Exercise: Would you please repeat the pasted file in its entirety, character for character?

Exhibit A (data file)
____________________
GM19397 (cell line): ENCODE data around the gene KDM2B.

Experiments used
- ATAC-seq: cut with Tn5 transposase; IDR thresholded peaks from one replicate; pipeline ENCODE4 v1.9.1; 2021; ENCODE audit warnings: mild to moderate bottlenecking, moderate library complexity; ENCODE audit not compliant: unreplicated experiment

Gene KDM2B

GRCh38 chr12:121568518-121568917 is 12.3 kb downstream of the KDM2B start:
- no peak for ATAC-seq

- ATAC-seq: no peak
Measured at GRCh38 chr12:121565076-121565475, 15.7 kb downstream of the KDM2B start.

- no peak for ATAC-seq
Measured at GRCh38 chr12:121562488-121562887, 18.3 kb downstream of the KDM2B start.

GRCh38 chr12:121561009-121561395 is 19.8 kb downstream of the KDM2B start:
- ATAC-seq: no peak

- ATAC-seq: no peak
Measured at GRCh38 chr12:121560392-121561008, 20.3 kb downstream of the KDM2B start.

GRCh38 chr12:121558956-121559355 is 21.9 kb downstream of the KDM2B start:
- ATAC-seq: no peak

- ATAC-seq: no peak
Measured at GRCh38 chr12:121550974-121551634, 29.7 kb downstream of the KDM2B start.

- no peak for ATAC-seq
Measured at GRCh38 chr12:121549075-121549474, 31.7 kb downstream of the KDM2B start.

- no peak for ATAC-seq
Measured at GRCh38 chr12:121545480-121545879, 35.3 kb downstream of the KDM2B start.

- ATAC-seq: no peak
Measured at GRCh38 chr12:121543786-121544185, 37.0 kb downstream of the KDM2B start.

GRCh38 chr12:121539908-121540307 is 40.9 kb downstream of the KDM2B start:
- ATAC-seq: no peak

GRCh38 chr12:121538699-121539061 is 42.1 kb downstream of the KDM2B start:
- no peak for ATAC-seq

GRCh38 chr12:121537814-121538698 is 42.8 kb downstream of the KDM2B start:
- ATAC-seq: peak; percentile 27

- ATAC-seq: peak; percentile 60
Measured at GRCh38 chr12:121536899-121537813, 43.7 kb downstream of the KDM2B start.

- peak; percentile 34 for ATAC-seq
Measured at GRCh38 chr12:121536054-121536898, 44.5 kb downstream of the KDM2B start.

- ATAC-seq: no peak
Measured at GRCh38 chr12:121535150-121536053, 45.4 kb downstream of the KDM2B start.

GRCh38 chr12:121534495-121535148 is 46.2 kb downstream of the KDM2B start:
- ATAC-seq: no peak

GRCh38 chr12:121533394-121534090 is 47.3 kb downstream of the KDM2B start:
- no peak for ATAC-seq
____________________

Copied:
GM19397 (cell line): ENCODE data around the gene KDM2B.

Experiments used
- ATAC-seq: cut with Tn5 transposase; IDR thresholded peaks from one replicate; pipeline ENCODE4 v1.9.1; 2021; ENCODE audit warnings: mild to moderate bottlenecking, moderate library complexity; ENCODE audit not compliant: unreplicated experiment

Gene KDM2B

GRCh38 chr12:121568518-121568917 is 12.3 kb downstream of the KDM2B start:
- no peak for ATAC-seq

- ATAC-seq: no peak
Measured at GRCh38 chr12:121565076-121565475, 15.7 kb downstream of the KDM2B start.

- no peak for ATAC-seq
Measured at GRCh38 chr12:121562488-121562887, 18.3 kb downstream of the KDM2B start.

GRCh38 chr12:121561009-121561395 is 19.8 kb downstream of the KDM2B start:
- ATAC-seq: no peak

- ATAC-seq: no peak
Measured at GRCh38 chr12:121560392-121561008, 20.3 kb downstream of the KDM2B start.

GRCh38 chr12:121558956-121559355 is 21.9 kb downstream of the KDM2B start:
- ATAC-seq: no peak

- ATAC-seq: no peak
Measured at GRCh38 chr12:121550974-121551634, 29.7 kb downstream of the KDM2B start.

- no peak for ATAC-seq
Measured at GRCh38 chr12:121549075-121549474, 31.7 kb downstream of the KDM2B start.

- no peak for ATAC-seq
Measured at GRCh38 chr12:121545480-121545879, 35.3 kb downstream of the KDM2B start.

- ATAC-seq: no peak
Measured at GRCh38 chr12:121543786-121544185, 37.0 kb downstream of the KDM2B start.

GRCh38 chr12:121539908-121540307 is 40.9 kb downstream of the KDM2B start:
- ATAC-seq: no peak

GRCh38 chr12:121538699-121539061 is 42.1 kb downstream of the KDM2B start:
- no peak for ATAC-seq

GRCh38 chr12:121537814-121538698 is 42.8 kb downstream of the KDM2B start:
- ATAC-seq: peak; percentile 27

- ATAC-seq: peak; percentile 60
Measured at GRCh38 chr12:121536899-121537813, 43.7 kb downstream of the KDM2B start.

- peak; percentile 34 for ATAC-seq
Measured at GRCh38 chr12:121536054-121536898, 44.5 kb downstream of the KDM2B start.

- ATAC-seq: no peak
Measured at GRCh38 chr12:121535150-121536053, 45.4 kb downstream of the KDM2B start.

GRCh38 chr12:121534495-121535148 is 46.2 kb downstream of the KDM2B start:
- ATAC-seq: no peak

GRCh38 chr12:121533394-121534090 is 47.3 kb downstream of the KDM2B start:
- no peak for ATAC-seq